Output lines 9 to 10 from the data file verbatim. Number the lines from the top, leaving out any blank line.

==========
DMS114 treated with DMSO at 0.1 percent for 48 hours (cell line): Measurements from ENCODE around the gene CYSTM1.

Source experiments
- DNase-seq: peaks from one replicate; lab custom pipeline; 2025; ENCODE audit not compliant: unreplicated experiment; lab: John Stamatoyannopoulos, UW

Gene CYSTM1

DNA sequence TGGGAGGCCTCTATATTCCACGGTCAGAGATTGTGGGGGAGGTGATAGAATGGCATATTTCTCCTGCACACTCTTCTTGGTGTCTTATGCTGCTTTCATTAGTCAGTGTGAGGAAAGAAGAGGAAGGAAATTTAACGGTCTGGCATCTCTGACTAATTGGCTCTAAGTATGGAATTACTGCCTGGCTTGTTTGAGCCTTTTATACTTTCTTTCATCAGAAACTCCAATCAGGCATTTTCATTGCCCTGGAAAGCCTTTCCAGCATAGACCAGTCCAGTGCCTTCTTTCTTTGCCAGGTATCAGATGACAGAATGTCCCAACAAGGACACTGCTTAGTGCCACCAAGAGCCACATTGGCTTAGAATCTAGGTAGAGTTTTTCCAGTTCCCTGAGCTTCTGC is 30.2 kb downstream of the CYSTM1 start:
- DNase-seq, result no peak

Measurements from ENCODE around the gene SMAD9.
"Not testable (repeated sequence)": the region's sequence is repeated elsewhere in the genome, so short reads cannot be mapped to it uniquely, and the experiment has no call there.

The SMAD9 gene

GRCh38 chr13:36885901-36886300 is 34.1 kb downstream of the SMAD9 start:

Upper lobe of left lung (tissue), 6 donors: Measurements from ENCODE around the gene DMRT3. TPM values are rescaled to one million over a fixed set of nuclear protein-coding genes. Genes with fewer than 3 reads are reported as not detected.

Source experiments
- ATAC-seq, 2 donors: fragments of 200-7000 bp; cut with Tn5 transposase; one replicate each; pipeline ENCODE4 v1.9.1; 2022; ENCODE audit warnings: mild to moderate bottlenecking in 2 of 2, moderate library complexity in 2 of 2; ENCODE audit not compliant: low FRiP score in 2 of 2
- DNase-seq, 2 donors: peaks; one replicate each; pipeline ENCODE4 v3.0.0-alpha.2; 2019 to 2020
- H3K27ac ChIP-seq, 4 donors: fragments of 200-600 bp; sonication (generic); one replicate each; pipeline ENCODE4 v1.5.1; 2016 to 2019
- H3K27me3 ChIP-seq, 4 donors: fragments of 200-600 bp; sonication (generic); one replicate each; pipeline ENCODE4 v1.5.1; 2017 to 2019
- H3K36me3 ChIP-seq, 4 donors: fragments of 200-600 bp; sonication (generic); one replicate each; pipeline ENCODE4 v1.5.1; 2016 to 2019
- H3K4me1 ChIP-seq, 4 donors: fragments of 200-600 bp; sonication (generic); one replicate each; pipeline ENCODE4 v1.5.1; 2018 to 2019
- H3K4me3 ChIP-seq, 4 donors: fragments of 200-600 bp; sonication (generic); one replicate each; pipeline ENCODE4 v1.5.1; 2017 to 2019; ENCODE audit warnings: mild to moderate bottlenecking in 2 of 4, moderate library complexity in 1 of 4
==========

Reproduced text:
The SMAD9 gene

GRCh38 chr13:36885901-36886300 is 34.1 kb downstream of the SMAD9 start: